September 12, 2013
Legal Marijuana: Ideal Yom Kippur Topic
Most people raise their eyebrows in surprise when they hear the topic for the annual Yom Kippur panel. The more reserved and cautious end their commentary there. The diplomatic will ask politely if it’s an appropriate topic. The outspoken will without hesitation say I’m out of my mind and that such a topic is completely inappropriate for the seriousness of the day. In any case, it’s all wonderful marketing as a growing percentage of the community is talking about it and a surprising (I wasn’t surprised) number of younger people have indicated they will come for the discussion (exactly the demographic the community wants to attract — most have stopped coming to the synagogue altogether).
However, even for the older, serious congregants I believe that not only is the “Jewish perspective on legal marijuana” an appropriate, current, timely, important and even significant topic – I think it is an ideal topic for Yom Kippur for the Jewish community in Uruguay today. I believe that it is important to demonstrate that Judaism, Torah, Jewish Law and values has something to say on the topic. That Jewish Law is not some antiquated relic concerned only with ritual or liturgy, but that it has very clear, valuable, insightful and highly relevant opinions on matters of modern, civil and national concern. It is relevant on matters that preoccupy many Uruguayans today.
I spent long hours last night with my co-panelist preparing for the talk. He is a clinical psychologist with years of experience dealing with substance abuse and addiction. He comes from an almost completely secular background, but very quickly, beyond the technical details of marijuana use and addiction and the pros and cons of the law, got into topics such as personal responsibility, the difficulty but possibility to repent, free will, actions and consequences, communal responsibility, the search for meaning, for purpose. And I’m thinking to myself: “Wow! He just took my speech for Yom Kippur – this is perfect.”
Without meaning to and from a medical/clinical/psychological perspective he touched on some of the main themes of Yom Kippur, on repentance, on introspection, on connecting with our inner selves, on defining who we are as people, on finding a mission in life.
We discussed the details of marijuana use in Uruguay (it’s extensive, comparable to nargila in Israel). The current law is that there is no problem to smoke marijuana. The current law (which is about to be repealed) is that it is illegal to cultivate, distribute or sell marijuana. The planned new law is that the government will take over this business, attempt to make money off of it, cut out the criminal competition, raise the quality of the product and regulate the amount sold. There are both positive and negative examples of the success of such efforts in other countries.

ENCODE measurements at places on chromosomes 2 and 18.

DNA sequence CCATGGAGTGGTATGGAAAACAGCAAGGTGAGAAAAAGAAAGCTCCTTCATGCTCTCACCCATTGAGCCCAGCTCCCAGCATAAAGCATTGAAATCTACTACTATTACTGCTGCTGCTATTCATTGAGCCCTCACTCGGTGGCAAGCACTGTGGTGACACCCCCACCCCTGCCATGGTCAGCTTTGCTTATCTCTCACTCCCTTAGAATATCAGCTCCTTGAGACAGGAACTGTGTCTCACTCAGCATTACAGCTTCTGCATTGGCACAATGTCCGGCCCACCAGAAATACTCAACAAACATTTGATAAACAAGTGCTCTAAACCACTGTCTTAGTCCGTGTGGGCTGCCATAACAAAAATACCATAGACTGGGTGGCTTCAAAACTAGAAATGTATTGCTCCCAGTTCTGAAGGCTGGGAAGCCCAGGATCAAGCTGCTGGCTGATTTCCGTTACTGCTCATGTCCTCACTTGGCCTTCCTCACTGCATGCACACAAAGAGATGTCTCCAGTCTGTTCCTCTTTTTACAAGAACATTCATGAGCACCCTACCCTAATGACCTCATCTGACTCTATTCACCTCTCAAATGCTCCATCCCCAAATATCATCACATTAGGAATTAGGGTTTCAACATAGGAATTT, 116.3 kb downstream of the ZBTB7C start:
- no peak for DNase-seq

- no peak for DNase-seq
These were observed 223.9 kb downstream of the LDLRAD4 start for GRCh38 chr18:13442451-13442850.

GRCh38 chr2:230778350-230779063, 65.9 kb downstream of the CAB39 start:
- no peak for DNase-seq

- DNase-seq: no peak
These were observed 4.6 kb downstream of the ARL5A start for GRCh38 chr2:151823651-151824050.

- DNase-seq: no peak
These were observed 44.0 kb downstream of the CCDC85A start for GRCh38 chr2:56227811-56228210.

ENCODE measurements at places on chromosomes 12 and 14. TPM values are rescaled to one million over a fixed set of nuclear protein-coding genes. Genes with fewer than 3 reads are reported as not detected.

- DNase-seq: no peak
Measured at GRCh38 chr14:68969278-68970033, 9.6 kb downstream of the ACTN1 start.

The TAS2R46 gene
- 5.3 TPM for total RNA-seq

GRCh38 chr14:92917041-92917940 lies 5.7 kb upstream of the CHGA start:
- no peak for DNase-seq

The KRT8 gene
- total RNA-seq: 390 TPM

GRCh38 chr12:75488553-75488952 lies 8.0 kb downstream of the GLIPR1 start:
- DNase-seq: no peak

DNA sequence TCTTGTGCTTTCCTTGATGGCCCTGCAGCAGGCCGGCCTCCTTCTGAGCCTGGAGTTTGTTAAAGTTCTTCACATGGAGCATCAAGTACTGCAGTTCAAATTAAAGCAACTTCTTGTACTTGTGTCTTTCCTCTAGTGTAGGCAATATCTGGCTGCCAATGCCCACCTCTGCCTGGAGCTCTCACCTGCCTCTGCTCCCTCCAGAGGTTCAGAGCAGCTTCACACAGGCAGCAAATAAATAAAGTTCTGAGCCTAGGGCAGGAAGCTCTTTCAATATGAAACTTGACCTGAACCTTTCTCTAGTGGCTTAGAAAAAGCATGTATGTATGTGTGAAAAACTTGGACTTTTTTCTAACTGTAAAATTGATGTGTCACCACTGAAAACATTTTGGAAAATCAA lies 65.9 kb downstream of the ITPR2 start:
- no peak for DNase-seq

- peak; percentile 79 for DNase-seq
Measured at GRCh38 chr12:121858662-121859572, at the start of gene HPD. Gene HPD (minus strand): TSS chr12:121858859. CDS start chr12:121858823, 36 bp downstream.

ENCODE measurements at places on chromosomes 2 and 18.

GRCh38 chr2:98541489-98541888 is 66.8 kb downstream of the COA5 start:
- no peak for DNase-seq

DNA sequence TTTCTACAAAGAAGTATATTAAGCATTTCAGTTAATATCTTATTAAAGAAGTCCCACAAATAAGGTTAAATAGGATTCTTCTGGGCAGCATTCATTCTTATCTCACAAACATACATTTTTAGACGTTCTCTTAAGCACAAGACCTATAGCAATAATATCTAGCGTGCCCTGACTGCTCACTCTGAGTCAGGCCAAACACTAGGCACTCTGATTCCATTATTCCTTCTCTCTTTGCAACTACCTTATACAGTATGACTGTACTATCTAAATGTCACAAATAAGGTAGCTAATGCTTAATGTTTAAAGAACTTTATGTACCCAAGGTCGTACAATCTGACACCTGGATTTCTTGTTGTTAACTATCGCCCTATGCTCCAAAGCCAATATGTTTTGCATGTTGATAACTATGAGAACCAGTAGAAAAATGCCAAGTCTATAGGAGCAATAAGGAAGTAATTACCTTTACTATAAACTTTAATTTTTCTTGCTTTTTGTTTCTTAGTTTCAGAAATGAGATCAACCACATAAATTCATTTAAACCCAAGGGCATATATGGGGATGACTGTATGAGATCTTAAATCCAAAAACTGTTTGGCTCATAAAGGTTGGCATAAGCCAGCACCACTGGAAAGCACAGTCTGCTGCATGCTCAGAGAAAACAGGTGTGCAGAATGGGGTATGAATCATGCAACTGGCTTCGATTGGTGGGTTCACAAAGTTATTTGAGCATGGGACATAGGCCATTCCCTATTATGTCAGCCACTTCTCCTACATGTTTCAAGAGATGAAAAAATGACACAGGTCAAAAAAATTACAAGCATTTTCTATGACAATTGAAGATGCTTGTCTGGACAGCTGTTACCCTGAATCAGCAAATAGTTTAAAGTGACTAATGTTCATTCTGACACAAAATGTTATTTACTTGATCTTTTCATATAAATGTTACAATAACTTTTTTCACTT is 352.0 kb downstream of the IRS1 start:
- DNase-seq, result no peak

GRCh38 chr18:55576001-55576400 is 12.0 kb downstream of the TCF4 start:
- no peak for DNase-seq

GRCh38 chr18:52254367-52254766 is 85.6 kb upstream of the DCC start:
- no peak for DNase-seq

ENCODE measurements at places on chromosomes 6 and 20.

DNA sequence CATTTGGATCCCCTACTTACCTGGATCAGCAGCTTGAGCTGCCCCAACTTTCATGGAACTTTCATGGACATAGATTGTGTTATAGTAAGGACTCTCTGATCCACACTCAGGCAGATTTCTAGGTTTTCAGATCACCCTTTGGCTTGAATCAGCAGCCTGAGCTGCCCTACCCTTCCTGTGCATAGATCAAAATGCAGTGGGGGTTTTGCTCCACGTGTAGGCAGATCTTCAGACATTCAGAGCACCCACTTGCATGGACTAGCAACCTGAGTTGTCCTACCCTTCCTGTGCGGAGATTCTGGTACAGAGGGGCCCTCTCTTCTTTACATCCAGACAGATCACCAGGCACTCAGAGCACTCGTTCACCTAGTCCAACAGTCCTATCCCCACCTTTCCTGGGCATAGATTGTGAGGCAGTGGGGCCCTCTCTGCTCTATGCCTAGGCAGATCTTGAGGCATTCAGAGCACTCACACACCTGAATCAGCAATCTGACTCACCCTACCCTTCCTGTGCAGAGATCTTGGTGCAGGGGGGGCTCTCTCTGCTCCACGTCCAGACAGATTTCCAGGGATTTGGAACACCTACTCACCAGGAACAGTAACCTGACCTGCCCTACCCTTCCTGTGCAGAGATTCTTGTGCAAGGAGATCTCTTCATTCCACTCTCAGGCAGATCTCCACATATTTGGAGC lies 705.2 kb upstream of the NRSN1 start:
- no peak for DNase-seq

Then we spoke about the particular nature of marijuana addiction as compared to other drugs as well as to alcohol addiction. Who is the type of person most susceptible, the ease and ways of purchasing, the reasons and uses in the general population of Uruguay and other local and international statistics.
He also had a lot to say about both the good and bad aspects of the law. I think this may be of particular interest to the audience, as he has an extremely good handle as to the reality on the ground and the repercussions that this law will have on Uruguayan society.
I gave him what I believe are the Torah views on the subject of legislation of a potentially dangerous and addictive substance, starting from the concern for the individual, the specific Jewish laws that address the issue, the view of Jewish law vis-à-vis the current modern, Western judicial system, enforcement, punishment and individual rights versus community defense.
It was a truly fascinating discussion and I think if we could even replicate part of it for the audience, they will be enthralled, educated and perhaps even inspired.
Our discussion then veered off-topic to many other general, fundamental and esoteric Jewish themes and we spoke late into the night.
I finally kicked him out of the house as we both have a lot of work and significant preparation for Judgment Day. For those wanting to know my opinion on the subject, you’ll have to wait until after Yom Kippur – I’m saving revealing my opinion for the actual panel discussion.
Gmar Chatima Tova!